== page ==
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Phillip Carlyle (Efron) gets beaten up for defending Anne Wheeler (Zendaya).
  • The only evidence for this is a shot of her by his bedside with him beaten and bruised. Given the time period and public sentiment about interracial relationships, it's not hard to imagine this being the outcome of a chivalrous act by Carlyle.
    • Semi-jossed. Carlyle does fight with racists, protecting Anne, but does it alongside her brother and the other performers. Their fight, however, leads to a devastating fire. Carlyle ends up in the hospital for smoke inhalation after he recklessly ran into the burning museum because he thought Anne was still inside. She shows up seconds after Carlyle has run inside and is perfectly fine.
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Charity Barnum and Philip Carlyle both die towards the end of the film.
  • In Real Life, Charity died in 1873, well before Barnum and around the time he was setting up his circus. As for Philip, the footage from the trailer of him injured in a hospital is fairly self-explanatory. At the end of the song "From Now On" (presumably the finale), you can hear two voices that sound like Charity and Philip singing the final lines. These characters haven't been shown or heard interacting prior to this, so what connection do they have now? Perhaps they've both passed away and are watching/being remembered by their loved ones.
    • Jossed. Both characters survive. Carlyle takes over the circus from Barnum after the latter has realized that spending time with his family is more important than chasing ephemeral fame and fortune, and Charity continues to live with Barnum and their daughters.

The Greatest Showman takes place in the X-Men universe
  • It's the only way to explain the discrepancies of the movie- the movie takes place in an alternative universe where Charity never died young, Barnum met Philip Carlyle instead of James Bailey, and well, the freaks are proto-mutants, and they were never accepted into society even in the modern day.
    • Makes perfect sense when you realize that most of the so-called "freaks" are not really freakish at all, but are actually legitimately, if unconventionally —- for that time and place —- (ex. tattooed, pierced, People of Color) attractive.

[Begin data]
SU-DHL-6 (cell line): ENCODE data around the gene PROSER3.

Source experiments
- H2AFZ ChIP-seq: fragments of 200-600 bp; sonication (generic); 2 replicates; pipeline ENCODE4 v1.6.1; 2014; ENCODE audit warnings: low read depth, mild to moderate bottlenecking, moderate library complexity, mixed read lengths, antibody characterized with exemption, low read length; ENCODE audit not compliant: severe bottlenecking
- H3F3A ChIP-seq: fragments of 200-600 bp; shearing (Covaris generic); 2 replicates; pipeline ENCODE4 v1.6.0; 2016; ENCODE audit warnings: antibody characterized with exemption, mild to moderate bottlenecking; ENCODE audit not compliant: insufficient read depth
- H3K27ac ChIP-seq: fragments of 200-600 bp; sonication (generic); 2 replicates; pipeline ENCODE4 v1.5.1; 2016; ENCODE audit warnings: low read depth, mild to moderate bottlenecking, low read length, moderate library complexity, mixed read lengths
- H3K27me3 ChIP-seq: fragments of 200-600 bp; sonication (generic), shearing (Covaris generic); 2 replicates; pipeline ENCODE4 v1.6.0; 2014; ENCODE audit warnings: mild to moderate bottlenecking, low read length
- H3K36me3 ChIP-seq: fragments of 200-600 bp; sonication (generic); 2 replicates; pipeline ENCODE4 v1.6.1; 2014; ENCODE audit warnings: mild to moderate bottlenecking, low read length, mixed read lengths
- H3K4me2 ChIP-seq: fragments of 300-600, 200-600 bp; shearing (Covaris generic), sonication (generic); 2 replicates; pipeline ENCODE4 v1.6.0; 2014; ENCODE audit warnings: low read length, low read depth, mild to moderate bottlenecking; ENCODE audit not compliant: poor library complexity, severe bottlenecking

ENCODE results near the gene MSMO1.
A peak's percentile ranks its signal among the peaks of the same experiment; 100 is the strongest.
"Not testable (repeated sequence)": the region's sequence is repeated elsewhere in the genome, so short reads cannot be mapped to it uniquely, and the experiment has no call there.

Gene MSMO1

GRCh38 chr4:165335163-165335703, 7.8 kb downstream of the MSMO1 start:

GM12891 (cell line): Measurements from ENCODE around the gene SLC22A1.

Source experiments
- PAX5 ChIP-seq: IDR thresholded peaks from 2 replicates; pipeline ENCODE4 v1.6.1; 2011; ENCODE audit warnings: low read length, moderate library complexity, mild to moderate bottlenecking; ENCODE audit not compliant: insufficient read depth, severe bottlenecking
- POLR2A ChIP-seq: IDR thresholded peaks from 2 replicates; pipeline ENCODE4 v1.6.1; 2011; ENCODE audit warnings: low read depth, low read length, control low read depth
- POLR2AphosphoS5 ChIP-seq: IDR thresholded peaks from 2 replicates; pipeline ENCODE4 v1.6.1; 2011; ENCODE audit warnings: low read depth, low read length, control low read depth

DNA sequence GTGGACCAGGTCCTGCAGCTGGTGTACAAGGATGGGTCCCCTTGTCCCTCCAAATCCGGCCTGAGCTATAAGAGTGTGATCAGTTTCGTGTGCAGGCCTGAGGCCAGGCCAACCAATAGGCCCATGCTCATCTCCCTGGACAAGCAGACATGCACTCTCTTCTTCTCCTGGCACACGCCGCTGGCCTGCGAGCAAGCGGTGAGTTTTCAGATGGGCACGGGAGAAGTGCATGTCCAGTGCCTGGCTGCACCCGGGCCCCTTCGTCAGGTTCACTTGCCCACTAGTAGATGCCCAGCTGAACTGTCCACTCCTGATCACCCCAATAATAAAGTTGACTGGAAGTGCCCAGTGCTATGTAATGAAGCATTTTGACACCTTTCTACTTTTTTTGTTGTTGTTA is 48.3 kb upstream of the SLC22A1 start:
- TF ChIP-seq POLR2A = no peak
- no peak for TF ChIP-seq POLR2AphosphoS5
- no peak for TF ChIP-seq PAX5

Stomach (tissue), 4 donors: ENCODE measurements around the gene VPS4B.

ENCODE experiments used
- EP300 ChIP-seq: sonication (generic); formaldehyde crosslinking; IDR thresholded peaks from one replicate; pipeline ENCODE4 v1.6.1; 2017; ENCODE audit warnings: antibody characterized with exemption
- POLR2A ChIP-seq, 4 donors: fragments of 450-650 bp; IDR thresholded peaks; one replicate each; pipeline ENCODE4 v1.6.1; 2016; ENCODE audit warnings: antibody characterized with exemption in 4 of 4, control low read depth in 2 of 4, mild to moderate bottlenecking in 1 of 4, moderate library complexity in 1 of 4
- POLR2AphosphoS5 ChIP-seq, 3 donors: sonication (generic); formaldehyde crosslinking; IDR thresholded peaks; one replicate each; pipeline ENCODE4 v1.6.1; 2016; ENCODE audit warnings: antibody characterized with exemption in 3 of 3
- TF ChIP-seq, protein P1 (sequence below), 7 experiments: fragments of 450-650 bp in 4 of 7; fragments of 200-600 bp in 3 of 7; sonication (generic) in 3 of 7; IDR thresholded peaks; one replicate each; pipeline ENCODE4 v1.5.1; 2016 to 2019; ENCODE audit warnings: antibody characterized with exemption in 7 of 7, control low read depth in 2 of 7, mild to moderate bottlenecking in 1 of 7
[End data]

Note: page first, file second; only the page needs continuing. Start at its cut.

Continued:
• It would be interesting to see Barnum as the original version of Logan's personality, before he was screwed with by the weapon X program.

The bartender was watering the drinks.
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  • That's why everyone was able to dance and sing the "Other Side" and "From Now On" numbers so well even after several dozen shots.

How a sequel or miniseries would go....
  • It would start with Anne and Phillip getting married. (In the state of New York, there never were any laws against interracial marriage.) At the wedding, Barnum tells them they can use his country house as a honeymoon spot since he and his family are going on vacation. All the employees are given some vacation time, but agree to meet up again in a few months and get the show going again. Tom Thumb pays his mother a visit, Lettie and the Albino sisters go on a sightseeing trip, W.D., The Irish Giant and the Dog Faced Boy rent a cabin in Canada and go fishing and hunting, Chang and Eng buy a farm in North Carolina and bring the animals and their caregivers with them, the Voodoo dancers go back to the Caribbean and use their new wealth to help the villages they left behind. When vacation time is over, Phillip gets a telegram from Barnum saying "My train will arrive at the station Monday at 4 o'clock. Please meet me there. I have something important to tell you." Phillip goes to meet him at the station, and to his surprise, Barnum isn't on a train but driving it! It turns out, he was being quite literal when he wrote "My train". He bought one while on vacation and want to use it to travel all over America, bringing his circus to everyone. Phillip is apprehensive. Not only is this a risky and expensive venture, but it means he and his wife may visit states where their marriage isn't considered valid. Barnum talks him into it anyway. (Probably with a musical number.)

  • Various plot points: The aforementioned prejudice Phillip and Anne would face. Charity is pregnant. (She and Barnum had 4 kids in real life) A little person love triangle. (This actually happened!) Chang and Eng contemplating life and afterlife. Meeting President Lincoln/Johnson/Grant, whoever's in charge in this timeline. The tragic sacrifice of Jumbo. Expect some Wild West tropes as they go further out, perhaps even having to compete with Buffalo Bill's show. And of course, musical numbers!
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    • Also a bunch of racists (or even klansmen) trying to burn the circus tent down... only to be greeted by darkness and the performers, along with some sympathetic locals, who were expecting them. Bonus points if the tent is an old one about to be decommissioned, so they just pull the knots and collapse it on top of the racists to trap them.

Bennett used his connections to have the thugs arrested as quickly as possible
As soon as the news the Circus was set on fire reached him, Bennett felt partially responsible, thinking his constant critique and attacks towards Barnum made the thugs feel more validated in their actions. So he immediately used his contacts among the city authorities, along with some money, to have as much people as possible to be assigned to finding and arresting the thugs. When he finds Barnum at the ruins of the Circus, he brings the news about the arrest not because they have been communicated by the authorities to the press, but because he's just been personally informed.


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